Transport of pharmacologically active proline derivatives by the human proton-coupled amino acid transporter hPAT1.J Pharmacol Exp Ther. 2004 Apr; 309(1):28-35.JP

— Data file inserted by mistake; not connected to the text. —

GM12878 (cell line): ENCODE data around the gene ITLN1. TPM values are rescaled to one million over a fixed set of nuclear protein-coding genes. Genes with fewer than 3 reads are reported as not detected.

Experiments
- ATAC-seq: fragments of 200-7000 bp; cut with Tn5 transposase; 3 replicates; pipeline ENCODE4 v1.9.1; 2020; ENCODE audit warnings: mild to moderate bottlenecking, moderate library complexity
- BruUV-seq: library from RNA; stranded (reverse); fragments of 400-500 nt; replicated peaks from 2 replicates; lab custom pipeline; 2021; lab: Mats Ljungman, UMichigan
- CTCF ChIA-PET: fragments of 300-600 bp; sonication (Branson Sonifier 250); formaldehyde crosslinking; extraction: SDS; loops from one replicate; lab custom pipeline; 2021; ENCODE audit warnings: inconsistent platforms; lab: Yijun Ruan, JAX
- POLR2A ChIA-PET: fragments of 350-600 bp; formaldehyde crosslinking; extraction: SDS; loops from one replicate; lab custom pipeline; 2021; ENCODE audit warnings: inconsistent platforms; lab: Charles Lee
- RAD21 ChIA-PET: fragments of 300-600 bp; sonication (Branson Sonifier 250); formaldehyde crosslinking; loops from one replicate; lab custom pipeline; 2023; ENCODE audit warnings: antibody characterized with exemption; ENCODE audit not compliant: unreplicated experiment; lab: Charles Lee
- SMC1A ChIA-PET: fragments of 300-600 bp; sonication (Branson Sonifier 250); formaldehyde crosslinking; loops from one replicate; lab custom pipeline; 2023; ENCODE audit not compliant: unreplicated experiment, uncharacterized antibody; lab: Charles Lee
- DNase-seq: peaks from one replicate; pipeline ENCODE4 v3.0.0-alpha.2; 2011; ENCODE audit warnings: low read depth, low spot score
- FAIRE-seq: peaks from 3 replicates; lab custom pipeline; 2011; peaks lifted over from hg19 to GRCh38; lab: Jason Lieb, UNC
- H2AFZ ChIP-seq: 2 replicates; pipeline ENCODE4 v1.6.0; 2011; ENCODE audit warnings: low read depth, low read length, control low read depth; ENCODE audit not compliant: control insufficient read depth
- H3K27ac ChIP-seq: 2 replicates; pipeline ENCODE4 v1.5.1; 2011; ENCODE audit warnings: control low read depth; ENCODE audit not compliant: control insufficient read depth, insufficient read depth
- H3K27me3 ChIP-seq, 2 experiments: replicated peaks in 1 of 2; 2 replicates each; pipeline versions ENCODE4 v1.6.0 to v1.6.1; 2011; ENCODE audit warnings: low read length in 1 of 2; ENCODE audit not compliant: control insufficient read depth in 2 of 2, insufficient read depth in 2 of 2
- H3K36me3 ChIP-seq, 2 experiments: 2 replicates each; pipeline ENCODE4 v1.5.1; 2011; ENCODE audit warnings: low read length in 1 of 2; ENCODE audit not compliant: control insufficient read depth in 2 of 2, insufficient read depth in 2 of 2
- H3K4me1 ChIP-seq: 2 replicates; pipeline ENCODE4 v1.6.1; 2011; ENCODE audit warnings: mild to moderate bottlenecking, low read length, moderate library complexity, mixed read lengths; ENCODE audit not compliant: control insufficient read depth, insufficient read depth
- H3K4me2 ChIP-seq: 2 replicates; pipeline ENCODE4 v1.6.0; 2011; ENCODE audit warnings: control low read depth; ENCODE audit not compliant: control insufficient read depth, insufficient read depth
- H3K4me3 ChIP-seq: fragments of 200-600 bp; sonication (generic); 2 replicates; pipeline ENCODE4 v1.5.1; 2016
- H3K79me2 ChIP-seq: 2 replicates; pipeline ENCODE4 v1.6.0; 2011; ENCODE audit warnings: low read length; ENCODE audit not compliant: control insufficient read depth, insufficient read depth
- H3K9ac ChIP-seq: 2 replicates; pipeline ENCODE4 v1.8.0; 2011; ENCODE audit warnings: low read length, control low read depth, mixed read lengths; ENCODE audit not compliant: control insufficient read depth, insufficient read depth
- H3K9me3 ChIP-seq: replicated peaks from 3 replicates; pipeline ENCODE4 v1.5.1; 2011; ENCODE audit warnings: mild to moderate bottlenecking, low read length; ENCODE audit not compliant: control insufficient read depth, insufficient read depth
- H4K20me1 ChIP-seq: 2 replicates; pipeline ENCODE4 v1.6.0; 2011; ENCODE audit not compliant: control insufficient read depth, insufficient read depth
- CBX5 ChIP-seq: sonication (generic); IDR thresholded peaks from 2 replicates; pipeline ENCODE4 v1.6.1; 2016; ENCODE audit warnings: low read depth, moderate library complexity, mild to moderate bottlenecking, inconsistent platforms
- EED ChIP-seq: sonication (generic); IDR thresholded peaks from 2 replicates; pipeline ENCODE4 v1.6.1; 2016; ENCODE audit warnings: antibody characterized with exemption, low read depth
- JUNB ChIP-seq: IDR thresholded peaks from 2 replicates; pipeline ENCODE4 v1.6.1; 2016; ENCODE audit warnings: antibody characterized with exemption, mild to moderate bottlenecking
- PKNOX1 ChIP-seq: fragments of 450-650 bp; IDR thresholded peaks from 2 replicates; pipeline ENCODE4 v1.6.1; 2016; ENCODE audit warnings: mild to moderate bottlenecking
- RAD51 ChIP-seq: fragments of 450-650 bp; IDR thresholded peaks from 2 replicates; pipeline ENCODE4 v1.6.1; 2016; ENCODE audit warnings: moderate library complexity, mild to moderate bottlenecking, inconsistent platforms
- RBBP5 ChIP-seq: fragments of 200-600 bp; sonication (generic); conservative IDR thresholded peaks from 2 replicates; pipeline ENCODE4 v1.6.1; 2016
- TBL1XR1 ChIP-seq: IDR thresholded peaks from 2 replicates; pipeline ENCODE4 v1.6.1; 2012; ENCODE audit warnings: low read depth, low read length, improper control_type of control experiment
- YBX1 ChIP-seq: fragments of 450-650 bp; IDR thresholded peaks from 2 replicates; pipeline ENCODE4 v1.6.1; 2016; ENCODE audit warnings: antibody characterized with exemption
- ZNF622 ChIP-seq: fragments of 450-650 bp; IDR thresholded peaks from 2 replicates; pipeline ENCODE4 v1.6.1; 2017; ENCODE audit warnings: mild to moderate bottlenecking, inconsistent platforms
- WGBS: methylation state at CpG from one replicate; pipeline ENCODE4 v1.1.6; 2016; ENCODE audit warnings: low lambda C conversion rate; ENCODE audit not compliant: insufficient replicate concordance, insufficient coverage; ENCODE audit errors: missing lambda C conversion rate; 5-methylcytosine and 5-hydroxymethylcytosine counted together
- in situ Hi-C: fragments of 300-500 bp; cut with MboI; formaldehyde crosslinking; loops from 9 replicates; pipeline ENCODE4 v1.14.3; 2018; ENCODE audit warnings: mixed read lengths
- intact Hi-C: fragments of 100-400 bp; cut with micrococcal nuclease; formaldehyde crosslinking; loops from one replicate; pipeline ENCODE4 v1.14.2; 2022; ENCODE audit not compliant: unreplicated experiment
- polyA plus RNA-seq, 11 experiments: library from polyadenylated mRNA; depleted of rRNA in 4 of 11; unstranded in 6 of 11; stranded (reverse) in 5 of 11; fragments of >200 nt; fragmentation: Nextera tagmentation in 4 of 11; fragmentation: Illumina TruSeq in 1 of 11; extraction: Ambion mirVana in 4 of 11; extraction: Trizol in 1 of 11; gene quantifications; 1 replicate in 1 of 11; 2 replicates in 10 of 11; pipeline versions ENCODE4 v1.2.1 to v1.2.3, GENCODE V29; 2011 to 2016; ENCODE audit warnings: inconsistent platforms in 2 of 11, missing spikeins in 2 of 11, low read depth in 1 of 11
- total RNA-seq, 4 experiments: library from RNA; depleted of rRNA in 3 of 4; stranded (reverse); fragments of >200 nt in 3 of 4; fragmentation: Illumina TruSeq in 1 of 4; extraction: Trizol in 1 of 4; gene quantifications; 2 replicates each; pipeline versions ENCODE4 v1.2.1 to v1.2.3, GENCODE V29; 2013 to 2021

Several proline derivatives such as L-azetidine-2-carboxylic acid, cis-4-hydroxy-L-proline, and 3,4-dehydro-DL-proline prevent procollagen from folding into a stable triple-helical conformation, thereby reducing excessive deposition of collagen in fibrotic processes and the growth of tumors. This study was performed to investigate whether the recently discovered human proton-coupled amino acid transporter 1 (hPAT1) is capable of transporting such pharmacologically relevant proline derivatives and also GABA analogs. Uptake of L-[3H]proline and [3H]glycine in Caco-2 cells was Na+-independent but strongly H+-dependent. The L-proline uptake was saturable and mediated by a single transport system (hPAT1) with an affinity constant of 2.0 +/- 0.2 mM. The uptake of L-[3H]proline was inhibited by D-proline, trans-4-hydroxy-L-proline, cis-4-hydroxy-L-proline, cis-4-hydroxy-D-proline, 3,4-dehydro-DL-proline, L-azetidine-2-carboxylic acid, 3-amino-1-propanesulfonic acid, D- and L-pipecolic acid, l-thiaproline, and many others. Apical uptake and transepithelial flux of L-[3H]proline across Caco-2 cell monolayers were strongly inhibited by proline derivatives in proportions corresponding to their respective affinity constants at hPAT1. The basolateral to apical flux of L-[3H]proline was only 8% of that in the opposite direction. Apical uptake of unlabeled L-proline, cis-4-hydroxy-L-proline, and L-azetidine-2-carboxylic acid was stimulated by an inside directed H+ gradient 2- to 3-fold. Total apical to basolateral flux of proline derivatives was moderately correlated with their inhibitory potency for L-[3H]proline uptake and flux inhibition. We conclude that 1) the substrate specificity of hPAT1 is very much broader than so far reported and 2) the system accepts therapeutically relevant proline and GABA derivatives. hPAT1 is a promising candidate for new ways of oral drug delivery.